Title: I am, I am, I am
Author: Maggie O’Farrell
Published: 22 August 2017
Publisher: Tinder Press
Pages: 304 Pages
About the book
A childhood illness she was not expected to survive. A teenage yearning to escape that nearly ended in disaster. A terrifying encounter on a remote path. A mismanaged labour in an understaffed hospital. Shocking, electric, unforgettable, this is the extraordinary memoir from Costa Novel-Award winner and Sunday Times bestselling author Maggie O’Farrell. It is a book to make you question yourself. What would you do if your life was in danger, and what would you stand to lose?
Seventeen times the author’s life flashed quickly in front of her, described to us in ‘real time’, in this memoir. Maggie O’farrell has expressed in a Guardian interview that she found this book difficult to write as it compromised her family’s privacy and revealed her innermost secrets. So its hardy of her to open up a vein like that.
Each chapter is titled under a certain part of the body that is under threat at the time. A near escape from a murderer, a free falling plane, encephalitis as a child, Frustration with dismissive doctors with one steering her into a life-threatening labour, a daughter with a severe life-threatening allergy, are just a shocking few. Some brushes involve the Lord touching her gently on the shoulder (arguably), and I found myself thinking, “…there but for the grace of God go I”. Other brushes when the Lord down right shoulder barges and doesn’t look to see whether she’s picked herself up off the floor…well, it brings me on to what struck me about her writing and her experiences.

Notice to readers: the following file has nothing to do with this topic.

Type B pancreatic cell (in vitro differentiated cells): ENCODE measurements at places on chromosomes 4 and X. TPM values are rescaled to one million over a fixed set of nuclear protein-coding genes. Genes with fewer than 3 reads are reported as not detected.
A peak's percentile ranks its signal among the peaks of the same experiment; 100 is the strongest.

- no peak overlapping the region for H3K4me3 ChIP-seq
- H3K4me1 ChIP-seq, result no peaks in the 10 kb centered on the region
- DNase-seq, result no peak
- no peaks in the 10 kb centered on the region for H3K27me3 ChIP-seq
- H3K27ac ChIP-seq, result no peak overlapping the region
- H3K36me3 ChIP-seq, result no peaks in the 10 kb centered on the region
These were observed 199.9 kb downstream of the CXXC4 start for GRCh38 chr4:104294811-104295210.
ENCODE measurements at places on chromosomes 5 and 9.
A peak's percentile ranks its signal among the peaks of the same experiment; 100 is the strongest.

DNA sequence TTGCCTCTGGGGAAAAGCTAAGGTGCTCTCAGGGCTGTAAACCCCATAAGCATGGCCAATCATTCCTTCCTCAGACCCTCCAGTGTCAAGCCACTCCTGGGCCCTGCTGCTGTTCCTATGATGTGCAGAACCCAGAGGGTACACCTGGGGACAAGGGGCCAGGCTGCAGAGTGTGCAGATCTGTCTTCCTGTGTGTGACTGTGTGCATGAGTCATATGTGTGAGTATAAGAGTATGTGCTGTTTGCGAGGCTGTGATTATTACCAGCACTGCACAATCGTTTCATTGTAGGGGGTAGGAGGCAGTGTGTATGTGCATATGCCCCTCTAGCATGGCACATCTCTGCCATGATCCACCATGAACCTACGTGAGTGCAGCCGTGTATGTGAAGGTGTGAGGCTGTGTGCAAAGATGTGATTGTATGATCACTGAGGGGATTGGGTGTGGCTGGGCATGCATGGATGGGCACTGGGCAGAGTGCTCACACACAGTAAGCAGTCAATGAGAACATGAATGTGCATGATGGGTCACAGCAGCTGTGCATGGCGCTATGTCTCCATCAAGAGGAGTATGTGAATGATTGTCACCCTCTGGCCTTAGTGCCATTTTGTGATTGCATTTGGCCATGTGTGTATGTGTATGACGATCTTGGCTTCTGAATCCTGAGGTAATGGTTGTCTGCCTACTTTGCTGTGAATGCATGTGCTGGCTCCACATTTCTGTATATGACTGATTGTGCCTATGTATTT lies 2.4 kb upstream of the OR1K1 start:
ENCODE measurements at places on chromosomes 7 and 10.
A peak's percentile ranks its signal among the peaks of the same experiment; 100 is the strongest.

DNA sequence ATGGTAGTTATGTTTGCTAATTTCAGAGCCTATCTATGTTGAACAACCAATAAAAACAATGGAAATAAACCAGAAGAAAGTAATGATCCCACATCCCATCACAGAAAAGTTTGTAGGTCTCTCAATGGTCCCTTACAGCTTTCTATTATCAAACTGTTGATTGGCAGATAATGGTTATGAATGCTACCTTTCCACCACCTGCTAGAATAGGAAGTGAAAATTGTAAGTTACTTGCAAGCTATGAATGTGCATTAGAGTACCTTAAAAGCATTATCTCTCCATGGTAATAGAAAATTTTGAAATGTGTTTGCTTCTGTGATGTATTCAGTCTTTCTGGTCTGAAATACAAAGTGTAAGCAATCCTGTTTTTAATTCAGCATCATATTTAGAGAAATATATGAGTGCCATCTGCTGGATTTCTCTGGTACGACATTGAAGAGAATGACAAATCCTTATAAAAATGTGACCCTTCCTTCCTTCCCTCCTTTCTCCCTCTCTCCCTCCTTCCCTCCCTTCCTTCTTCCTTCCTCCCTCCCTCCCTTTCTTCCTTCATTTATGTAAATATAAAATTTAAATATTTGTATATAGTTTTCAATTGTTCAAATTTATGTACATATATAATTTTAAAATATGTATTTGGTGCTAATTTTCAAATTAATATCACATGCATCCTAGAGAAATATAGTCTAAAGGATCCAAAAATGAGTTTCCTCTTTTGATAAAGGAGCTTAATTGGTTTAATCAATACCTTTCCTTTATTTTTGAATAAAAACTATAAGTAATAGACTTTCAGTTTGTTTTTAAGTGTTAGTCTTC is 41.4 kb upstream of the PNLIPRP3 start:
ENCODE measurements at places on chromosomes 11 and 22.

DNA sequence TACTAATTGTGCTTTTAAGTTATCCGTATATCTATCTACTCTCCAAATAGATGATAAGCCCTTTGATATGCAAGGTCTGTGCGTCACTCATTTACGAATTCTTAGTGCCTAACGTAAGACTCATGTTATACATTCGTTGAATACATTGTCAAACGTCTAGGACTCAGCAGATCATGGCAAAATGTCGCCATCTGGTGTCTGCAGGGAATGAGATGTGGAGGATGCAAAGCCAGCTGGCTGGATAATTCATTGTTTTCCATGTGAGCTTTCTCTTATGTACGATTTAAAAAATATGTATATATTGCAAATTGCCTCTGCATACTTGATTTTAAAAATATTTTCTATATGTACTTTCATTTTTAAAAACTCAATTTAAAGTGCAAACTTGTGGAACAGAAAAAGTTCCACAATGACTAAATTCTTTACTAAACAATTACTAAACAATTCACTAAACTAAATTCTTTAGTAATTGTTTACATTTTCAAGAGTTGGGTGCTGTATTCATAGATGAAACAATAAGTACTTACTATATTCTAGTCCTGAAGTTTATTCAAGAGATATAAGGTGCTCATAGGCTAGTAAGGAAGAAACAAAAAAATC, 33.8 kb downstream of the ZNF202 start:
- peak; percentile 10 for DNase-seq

I will digress a little to get to my point. I have always felt that, in order to get a true measure of how fit and healthy we really are, it is probably more useful to measure how well we recover from extremely challenging experiences and consider what we take from those experiences. And by fit and healthy I don’t just mean in the physical sense but in mind, body, and spirit.
A piece of music is created as much by the pauses in it as by the beautiful acoustics. The silent parts enhance and accentuate, help in the ebb and flow. To me, it is also the time that music catches its breath, helping the sounds to find shape and form.
Personally, it is all about the gaps in everything. What happens in those that are telling.
The title of the book is a reference to Slyvia Plath’s protagonist, Esther in The Bell Jar who listens to her heartbeat – the beat of which is likened to a statement about the body’s will to live. The screaming heartbeat underscoring our existence. That we only tune into when our life is on the edge.
This is where O’Farrell finds her breath; in the quieter, contemplative, reflective moments of the book where I find her metal sparkling and I hear her heartbeat, her delight in her existence, feel her embracing life and her eloquent mind. She is evidently equipped with a fighting spirit.
To find out more about Maggie O’Farrell and her books, click on the links below: